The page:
The complex formed by the Parador of San Marcos and the sixteenth century bridge by the same name constitutes the main reference of the parcel where the new auditorium of León has been raised, a plot of difficult borders whose construction will allow to string together a discontinuous urban fabric. So as not to irrupt with a large volume upon the horizon of the historic city, the building is fragmented to answer to the different perimetral conditions, with three volumes whose scales respond to consecutive plans of approximation. The new concert hall brings its facade forward as a plateresque echo of the Church of San Marcos closing the oblique perspective of the hostelry that one sees on crossing the River Bernesga.
The center’s complex program is divided into two volumes connected on ground floor by an additional volume devoted to administration uses. At the point where these three prisms meet, a canopy protects the access threshold. Constituting the front that faces the city, the exhibition hall building goes up as a narrow prism, displaying a sequence of windows of various sizes that responds to the neighboring residential blocks and to its public character. Located behind this thick wall, the concert hall is cut out in a profile that successively registers the lobby skylight, the parterre, the box where the panels fold to reduce the seating capacity and the stage machinery tower. The prism that houses the offices on a ground floor level acts as a transition between both volumes, forming the threshold of access to the concert hall on street level. The dressing rooms and the camerinos of musicians and actors are located on the basement, illuminated through the courtyard to which the cafeteria also opens.
The polygonal perimeter of the plot and its location within an urban fabric of different textures determined the division of the building into three volumes: the concert hall, the exhibition galleries and an annex of offices.
Towards the interior, the hall is distributed as a rectangular space with seating on both sides of the stage to make it possible for the audience to participate in the spectacle of seeing and being seen. As a music box, the auditorium is characterized materially by the continuity of its walls. Clad with planks of black wenge wood, its walls and ceilings form continuous bands whose different width respond to the wave lengths that they wish to reflect. Shielding this dark and warm interior, the exterior is presented to the city as a clean and hermetic piece, clad in countergrain cut Roman travertine whose ample division brings it closer to other surrounding buildings. The facade of the exhibition room, on the contrary, has been built in situ with white concrete.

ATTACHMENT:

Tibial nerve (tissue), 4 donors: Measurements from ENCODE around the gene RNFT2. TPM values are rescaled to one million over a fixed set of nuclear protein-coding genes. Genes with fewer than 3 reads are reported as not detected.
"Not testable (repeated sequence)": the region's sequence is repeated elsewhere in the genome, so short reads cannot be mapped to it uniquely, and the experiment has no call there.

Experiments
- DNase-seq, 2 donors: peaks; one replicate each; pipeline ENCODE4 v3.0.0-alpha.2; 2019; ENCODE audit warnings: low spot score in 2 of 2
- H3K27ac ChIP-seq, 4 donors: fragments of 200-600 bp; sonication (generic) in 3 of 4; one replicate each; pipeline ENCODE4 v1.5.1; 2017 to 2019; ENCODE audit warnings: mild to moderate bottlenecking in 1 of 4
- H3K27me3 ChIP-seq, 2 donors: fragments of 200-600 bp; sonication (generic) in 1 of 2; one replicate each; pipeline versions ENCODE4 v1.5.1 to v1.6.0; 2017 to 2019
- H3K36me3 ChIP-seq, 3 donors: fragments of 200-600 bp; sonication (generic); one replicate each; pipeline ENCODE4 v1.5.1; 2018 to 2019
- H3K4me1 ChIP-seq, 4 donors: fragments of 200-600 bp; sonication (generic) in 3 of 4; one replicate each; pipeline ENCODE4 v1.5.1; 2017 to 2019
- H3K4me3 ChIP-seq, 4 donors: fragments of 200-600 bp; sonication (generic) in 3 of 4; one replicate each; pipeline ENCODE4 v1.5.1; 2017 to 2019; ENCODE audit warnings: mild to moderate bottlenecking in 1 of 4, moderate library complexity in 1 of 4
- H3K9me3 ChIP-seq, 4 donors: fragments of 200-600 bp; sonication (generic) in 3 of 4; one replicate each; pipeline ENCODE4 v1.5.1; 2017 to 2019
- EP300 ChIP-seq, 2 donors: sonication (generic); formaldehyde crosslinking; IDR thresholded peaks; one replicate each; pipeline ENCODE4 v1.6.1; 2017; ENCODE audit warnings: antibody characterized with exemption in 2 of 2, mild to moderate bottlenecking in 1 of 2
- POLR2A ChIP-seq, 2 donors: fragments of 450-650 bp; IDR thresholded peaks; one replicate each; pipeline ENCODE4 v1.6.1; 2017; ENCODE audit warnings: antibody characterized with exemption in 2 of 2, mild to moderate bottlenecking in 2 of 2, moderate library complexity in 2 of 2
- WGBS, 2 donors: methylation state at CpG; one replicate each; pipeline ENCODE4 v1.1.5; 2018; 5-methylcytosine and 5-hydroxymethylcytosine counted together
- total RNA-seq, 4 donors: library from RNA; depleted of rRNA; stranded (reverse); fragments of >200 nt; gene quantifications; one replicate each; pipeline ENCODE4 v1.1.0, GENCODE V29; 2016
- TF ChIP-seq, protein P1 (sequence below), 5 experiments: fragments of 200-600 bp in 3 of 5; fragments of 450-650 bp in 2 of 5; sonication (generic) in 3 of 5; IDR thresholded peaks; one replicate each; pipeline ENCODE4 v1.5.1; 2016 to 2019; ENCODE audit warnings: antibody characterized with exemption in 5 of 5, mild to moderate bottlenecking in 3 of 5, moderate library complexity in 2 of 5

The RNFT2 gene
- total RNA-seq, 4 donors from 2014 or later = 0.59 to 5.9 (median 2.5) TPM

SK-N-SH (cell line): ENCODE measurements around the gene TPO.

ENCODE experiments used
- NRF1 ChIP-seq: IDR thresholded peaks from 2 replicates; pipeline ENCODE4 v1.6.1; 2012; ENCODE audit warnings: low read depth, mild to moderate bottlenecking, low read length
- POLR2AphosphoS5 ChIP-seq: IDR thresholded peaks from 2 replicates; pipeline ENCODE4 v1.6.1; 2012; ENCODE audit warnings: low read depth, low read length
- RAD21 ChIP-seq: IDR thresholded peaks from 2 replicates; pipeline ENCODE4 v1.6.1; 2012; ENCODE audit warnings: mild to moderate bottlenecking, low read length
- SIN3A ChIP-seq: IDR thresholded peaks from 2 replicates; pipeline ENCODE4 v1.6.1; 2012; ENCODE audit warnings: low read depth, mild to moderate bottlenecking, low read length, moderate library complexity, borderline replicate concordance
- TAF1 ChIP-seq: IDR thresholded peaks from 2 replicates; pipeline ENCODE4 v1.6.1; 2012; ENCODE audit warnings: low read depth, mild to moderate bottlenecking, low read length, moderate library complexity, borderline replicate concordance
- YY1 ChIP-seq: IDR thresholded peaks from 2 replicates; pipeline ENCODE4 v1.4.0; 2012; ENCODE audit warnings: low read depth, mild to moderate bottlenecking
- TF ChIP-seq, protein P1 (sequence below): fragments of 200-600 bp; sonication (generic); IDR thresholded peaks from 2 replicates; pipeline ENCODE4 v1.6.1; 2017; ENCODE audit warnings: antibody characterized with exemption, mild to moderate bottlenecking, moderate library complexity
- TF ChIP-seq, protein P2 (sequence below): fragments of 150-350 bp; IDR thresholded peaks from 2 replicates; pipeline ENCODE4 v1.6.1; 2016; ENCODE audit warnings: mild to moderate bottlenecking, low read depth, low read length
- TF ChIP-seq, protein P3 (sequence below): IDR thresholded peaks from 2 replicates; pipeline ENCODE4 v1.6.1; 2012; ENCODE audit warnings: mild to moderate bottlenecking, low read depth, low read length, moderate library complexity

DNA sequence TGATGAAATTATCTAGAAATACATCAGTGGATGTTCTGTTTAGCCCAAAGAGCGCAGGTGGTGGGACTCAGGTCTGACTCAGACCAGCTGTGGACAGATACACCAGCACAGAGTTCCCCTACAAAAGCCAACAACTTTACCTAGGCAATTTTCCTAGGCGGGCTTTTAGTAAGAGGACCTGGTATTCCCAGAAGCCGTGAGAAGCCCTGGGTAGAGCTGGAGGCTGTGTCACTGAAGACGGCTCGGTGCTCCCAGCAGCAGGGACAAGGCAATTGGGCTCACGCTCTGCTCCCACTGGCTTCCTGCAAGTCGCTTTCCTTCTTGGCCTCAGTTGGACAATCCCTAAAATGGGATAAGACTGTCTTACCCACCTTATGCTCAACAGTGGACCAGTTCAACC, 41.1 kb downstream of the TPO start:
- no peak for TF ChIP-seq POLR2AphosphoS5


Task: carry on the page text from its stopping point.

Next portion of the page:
With a deep wall of white concrete, the volume that houses the exhibition rooms establishes a dialogue with the Church of San Marcos by way of openings of different sizes that bring light to its interior.
Matching the street level, the lobby accessing the concert hall is lit by the skylight on the front and on the facade of slats that leads to the cafeteria courtyard on the lower floor, by the camerinos and dressing rooms.
Junta de Castilla y León, Ayuntamiento de León
Luis M. Mansilla, Emilio Tuñón
Andrés Regueiro, Fernando García-Pino, María Linares, Matilde Peralta; Santiago Hernán, Juan C. Corona (aparejadores quantity surveyors)
J.G. Ingenieros (instalaciones mechanical engineering); Alfonso Gómez Gaite (estructuras structural engineering); Higini Arau (acústica acoustics); C&G Carandini (iluminación lighting)
Auditorio UTE (FCC/CRS)
Luis Asín; Roland Halbe